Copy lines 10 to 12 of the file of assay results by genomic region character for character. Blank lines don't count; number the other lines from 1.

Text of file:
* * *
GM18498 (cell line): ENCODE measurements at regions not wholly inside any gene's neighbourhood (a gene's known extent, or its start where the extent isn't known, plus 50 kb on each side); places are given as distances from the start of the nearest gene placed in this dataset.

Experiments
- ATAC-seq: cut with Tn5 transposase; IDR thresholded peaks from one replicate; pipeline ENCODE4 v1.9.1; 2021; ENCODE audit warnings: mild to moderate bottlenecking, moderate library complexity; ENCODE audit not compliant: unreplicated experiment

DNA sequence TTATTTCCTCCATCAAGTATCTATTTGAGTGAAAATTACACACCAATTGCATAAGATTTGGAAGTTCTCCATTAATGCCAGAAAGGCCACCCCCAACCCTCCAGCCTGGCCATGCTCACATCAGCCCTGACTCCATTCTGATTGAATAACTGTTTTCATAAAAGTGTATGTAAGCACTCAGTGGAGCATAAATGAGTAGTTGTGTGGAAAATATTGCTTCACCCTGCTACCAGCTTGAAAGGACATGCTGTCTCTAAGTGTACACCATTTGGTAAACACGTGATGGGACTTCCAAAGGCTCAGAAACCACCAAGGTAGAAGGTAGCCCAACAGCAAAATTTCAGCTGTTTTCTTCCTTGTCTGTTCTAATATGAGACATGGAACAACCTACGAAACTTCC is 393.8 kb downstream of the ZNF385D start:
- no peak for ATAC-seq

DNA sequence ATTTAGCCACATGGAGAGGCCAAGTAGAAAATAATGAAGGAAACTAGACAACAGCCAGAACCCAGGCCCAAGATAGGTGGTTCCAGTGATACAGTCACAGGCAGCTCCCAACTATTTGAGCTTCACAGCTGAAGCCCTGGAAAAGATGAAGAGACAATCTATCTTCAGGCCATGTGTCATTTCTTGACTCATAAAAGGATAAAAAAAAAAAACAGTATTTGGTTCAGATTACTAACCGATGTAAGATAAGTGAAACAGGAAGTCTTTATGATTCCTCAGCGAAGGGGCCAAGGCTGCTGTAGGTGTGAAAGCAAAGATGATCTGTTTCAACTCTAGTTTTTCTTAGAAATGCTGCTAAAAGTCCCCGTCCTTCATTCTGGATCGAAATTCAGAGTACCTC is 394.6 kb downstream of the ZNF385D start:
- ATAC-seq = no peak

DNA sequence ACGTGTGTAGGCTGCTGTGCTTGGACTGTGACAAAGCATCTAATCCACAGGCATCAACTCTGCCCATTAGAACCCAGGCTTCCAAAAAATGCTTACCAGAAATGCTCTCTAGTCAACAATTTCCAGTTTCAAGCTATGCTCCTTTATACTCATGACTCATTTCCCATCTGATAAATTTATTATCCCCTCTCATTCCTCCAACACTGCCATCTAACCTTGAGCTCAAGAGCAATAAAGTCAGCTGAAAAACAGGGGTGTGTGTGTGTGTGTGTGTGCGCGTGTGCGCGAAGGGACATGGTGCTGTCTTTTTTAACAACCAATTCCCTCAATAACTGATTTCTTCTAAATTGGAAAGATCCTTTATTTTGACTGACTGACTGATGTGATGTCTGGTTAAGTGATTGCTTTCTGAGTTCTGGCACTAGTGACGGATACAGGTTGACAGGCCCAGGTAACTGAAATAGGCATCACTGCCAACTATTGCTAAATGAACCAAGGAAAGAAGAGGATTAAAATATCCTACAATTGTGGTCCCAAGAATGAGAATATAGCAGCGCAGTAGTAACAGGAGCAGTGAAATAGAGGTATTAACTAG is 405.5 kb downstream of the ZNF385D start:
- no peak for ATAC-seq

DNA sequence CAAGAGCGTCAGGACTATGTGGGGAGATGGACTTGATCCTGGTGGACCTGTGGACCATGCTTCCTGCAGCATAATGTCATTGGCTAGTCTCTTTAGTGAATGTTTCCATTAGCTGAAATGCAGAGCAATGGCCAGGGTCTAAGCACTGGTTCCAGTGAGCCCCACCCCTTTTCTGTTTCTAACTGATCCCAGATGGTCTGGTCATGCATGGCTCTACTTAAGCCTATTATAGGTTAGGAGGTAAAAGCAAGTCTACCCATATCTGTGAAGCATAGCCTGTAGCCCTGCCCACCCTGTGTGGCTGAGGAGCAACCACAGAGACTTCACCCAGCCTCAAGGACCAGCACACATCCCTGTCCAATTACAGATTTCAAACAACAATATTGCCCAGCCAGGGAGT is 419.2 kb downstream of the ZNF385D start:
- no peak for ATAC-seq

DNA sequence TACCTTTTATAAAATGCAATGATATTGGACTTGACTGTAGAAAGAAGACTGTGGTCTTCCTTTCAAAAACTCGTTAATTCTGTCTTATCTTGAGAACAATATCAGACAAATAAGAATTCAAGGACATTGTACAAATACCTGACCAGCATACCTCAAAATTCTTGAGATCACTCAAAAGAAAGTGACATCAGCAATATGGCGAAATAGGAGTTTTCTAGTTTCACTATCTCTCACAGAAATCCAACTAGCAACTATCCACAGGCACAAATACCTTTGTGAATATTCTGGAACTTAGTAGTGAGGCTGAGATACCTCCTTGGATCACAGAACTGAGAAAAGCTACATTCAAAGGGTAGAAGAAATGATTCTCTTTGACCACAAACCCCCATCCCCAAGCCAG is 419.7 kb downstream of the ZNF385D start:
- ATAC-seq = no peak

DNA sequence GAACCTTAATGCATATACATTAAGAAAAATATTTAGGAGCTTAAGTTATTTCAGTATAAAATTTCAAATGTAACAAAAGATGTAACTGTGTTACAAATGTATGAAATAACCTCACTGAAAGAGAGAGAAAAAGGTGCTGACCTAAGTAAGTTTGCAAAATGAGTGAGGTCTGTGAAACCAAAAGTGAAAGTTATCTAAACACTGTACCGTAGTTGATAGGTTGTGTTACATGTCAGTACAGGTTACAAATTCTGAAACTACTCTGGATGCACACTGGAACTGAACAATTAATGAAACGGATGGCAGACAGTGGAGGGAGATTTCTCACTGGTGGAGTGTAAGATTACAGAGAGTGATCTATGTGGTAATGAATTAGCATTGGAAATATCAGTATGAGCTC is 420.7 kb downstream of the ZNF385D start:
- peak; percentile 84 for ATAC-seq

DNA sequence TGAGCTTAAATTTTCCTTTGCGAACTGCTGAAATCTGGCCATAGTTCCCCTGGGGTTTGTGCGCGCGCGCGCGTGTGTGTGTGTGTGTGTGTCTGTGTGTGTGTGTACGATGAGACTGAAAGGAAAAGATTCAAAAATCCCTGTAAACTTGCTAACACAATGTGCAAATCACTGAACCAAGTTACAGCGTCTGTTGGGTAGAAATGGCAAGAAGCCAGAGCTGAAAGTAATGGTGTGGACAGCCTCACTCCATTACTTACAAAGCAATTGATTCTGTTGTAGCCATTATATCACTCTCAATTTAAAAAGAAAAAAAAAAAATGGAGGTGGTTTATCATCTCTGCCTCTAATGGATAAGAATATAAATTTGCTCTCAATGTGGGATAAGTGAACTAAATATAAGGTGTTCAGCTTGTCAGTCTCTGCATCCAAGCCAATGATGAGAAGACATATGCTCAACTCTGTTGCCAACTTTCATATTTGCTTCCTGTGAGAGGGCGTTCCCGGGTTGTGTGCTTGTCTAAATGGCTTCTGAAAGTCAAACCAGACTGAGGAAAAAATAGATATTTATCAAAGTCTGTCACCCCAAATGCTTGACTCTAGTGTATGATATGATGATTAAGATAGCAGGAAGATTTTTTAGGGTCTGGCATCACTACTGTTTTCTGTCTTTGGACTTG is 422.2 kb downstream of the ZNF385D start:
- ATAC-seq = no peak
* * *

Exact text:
DNA sequence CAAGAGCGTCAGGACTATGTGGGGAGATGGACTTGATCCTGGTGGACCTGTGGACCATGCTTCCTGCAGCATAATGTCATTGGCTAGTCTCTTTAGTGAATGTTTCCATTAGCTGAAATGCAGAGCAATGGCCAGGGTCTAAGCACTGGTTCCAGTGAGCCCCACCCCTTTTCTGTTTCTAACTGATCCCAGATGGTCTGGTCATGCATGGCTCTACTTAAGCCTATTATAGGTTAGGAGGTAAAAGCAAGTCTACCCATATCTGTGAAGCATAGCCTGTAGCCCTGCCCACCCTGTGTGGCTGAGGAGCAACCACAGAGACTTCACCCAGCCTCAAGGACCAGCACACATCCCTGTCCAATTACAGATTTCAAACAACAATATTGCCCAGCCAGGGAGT is 419.2 kb downstream of the ZNF385D start:
- no peak for ATAC-seq

DNA sequence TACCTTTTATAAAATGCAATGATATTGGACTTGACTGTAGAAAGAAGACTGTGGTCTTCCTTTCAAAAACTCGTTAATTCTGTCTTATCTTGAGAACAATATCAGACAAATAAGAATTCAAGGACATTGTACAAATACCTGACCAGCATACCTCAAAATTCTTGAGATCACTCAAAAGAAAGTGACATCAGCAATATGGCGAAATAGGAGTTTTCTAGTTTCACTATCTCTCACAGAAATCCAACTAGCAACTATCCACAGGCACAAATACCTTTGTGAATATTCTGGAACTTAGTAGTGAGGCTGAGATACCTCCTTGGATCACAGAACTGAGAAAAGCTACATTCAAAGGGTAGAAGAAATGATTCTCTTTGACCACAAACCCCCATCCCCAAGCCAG is 419.7 kb downstream of the ZNF385D start: